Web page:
Neil Squire Society – 30 Years Strong

Neil Squire Society – 30 Years Strong

-Neil Squire was a University of Victoria
student who broke his neck in a very minor car accident. -It’s really impossible to explain to anybody
how you feel when you’re trapped in a body that doesn’t work, and your head is just
going a hundred miles an hour. -The Neil Squire Foundation—they are involved
extensively with computer training, workshop, support services, research and development
and much more. -The Neil Squire Foundation has developed
sophisticated technological advances that have given many a new lease on life. -The Neil Squire Foundation in Vancouver -Is giving new freedom to a small group of
severely-handicapped British Columbians. -17-year-old Gordon McDowell has cerebral palsy, and up until he was introduced to the computer, communicating was difficult, but
through a program established by the Neil Squire Foundation in Vancouver. Gordon at the Frank Elias Center in Saskatoon and others across Canada are now reaching a world which before was almost beyond grasp. -What we’re really trying to do is to get
the severely-disabled person an equal opportunity to somebody who isn’t disabled to our education
system or job training system to get jobs in the community, to give them a level playing
field so they can go out and compete with other people in society. -It’s tremendously rewarding. There’s
a real sense of empowerment from it. -A lot of people come to the Neil Squire Society
if they are broken and not believing in themselves. Sometimes coming to us is the hardest, first
step. But once they are willing to accept that they want to make a change in their life and start investing in themselves, the opportunities are endless. -They make you feel like you’ve done something,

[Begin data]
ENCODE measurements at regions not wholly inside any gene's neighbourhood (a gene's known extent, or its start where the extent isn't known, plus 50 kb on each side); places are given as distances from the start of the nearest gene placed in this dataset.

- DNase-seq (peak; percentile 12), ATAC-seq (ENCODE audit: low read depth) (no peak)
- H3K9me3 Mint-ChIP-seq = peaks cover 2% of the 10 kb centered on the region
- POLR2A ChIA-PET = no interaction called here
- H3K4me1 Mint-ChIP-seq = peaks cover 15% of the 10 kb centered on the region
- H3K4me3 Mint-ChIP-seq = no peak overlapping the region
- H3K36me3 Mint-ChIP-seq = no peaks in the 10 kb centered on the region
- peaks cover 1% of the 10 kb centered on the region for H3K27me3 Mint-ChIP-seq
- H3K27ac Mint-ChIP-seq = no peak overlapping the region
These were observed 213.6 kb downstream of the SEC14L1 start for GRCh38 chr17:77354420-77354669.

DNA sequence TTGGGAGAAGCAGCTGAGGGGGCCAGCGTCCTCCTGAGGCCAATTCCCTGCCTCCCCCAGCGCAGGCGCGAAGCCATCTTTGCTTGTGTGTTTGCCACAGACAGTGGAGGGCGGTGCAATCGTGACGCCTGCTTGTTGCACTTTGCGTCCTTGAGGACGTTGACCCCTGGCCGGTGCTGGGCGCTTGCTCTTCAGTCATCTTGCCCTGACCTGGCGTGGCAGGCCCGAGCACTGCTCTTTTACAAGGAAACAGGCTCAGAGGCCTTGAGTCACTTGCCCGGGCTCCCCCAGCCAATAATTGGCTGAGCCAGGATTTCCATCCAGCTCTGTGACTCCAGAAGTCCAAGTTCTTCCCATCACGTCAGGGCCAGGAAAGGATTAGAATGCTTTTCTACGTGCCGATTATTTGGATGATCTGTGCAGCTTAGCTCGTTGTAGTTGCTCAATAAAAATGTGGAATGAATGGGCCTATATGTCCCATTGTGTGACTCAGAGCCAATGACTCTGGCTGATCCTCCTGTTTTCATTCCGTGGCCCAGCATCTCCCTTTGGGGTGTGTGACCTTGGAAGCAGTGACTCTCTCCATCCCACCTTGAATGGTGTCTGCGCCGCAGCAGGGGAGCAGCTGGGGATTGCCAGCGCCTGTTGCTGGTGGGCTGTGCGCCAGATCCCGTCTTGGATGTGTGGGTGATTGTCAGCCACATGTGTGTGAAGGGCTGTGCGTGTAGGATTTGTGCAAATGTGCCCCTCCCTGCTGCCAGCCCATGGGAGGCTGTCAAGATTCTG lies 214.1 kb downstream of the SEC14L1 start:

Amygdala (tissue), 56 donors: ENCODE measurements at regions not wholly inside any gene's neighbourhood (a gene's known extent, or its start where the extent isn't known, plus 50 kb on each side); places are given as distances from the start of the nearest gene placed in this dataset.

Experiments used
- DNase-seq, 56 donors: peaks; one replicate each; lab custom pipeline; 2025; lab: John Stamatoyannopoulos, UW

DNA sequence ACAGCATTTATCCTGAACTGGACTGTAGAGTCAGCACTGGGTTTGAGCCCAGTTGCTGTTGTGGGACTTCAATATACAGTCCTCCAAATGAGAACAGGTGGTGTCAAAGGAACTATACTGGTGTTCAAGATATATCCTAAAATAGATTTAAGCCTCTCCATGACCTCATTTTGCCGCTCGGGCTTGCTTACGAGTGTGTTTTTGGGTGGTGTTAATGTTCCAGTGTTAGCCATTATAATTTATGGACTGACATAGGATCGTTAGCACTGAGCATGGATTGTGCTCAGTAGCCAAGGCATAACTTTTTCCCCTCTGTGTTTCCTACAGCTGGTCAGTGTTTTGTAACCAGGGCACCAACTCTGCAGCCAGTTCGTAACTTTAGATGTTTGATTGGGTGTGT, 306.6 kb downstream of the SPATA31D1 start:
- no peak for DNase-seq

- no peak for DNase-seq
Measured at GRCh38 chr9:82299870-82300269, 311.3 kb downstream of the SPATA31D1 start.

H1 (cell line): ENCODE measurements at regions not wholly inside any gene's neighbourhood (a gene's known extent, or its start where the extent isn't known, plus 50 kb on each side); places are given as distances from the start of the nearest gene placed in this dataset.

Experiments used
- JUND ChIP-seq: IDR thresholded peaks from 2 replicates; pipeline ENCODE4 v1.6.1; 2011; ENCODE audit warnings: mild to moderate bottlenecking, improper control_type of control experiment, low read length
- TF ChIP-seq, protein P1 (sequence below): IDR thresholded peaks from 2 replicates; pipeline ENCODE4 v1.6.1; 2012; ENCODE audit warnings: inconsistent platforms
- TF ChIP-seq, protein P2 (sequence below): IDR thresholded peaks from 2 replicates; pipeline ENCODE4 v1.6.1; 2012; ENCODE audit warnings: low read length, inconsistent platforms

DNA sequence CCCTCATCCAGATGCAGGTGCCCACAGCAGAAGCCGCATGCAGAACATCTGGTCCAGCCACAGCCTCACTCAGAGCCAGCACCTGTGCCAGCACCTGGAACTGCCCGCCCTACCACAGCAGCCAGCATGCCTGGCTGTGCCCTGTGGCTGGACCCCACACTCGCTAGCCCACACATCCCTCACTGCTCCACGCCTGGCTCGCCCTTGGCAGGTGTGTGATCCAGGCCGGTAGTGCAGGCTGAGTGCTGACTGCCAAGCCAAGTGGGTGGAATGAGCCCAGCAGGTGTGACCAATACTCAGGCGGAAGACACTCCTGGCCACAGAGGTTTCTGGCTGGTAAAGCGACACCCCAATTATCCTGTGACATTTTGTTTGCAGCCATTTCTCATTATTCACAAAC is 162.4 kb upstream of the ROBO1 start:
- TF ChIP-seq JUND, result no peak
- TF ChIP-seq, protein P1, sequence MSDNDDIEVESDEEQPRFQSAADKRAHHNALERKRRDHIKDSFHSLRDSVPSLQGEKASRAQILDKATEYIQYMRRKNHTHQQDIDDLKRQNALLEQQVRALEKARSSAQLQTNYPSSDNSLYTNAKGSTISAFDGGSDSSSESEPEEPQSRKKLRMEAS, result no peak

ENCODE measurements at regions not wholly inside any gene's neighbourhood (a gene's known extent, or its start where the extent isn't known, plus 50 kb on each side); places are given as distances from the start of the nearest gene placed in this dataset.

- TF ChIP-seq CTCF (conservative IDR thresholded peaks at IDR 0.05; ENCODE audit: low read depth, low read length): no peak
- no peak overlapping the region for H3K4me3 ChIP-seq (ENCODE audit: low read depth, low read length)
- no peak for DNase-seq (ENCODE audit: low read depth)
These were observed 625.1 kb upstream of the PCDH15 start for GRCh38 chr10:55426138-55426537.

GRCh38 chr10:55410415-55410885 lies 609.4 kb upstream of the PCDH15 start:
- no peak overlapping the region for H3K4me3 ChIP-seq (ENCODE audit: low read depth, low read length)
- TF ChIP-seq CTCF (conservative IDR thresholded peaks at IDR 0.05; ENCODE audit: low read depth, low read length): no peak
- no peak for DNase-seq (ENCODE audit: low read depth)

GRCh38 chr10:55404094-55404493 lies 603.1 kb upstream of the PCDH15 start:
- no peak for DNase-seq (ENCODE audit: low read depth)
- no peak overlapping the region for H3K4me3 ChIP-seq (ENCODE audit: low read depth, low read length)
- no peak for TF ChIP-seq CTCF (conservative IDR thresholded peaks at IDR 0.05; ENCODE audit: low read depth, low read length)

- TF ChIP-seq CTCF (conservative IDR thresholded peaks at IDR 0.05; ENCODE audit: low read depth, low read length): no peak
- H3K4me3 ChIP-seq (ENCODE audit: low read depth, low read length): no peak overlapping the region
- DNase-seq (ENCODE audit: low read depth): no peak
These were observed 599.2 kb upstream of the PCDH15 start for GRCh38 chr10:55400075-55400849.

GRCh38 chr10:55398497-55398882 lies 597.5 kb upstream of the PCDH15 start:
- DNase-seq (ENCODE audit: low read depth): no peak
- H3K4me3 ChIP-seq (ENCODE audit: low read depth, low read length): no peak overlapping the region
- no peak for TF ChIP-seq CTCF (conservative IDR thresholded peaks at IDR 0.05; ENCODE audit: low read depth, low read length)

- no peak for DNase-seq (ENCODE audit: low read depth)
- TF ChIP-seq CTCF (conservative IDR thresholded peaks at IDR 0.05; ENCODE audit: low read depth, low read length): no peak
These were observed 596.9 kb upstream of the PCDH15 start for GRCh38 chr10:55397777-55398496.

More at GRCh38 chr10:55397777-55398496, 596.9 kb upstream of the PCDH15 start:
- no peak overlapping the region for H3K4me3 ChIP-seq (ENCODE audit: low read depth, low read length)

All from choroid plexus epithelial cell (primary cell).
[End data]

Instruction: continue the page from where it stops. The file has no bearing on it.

you’ve accomplished something, and something positive. The best that came out of it is
that I’ve learned to get help, and that’s something that I never would take before. -The technological advances that have been
made over the last few years is incredible, but that in itself is not enough. The Foundation
believes that people must be recognized for their ability, not their disability. -The Neil Squire thing made you feel like
somebody—make you feel like you’re somebody important. -Through this program, I found me. -I think one of the important things that
the foundation tries always to keep in mind is said beautifully by a poem that was written
by a 20-year-old quadriplegic who says that we must always remember our final goal, which is the life that has been saved must become worth living.


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    Mike Wind

    Wow what a trip down memory Lane. I did the Career Employment Options Program way back in 1989/90 and recognize the number of folks in the video. Also worked on Voice Type dictation software that became DragonDictate & participated in the music program at Pearson & G. F. Strong. Great memories!

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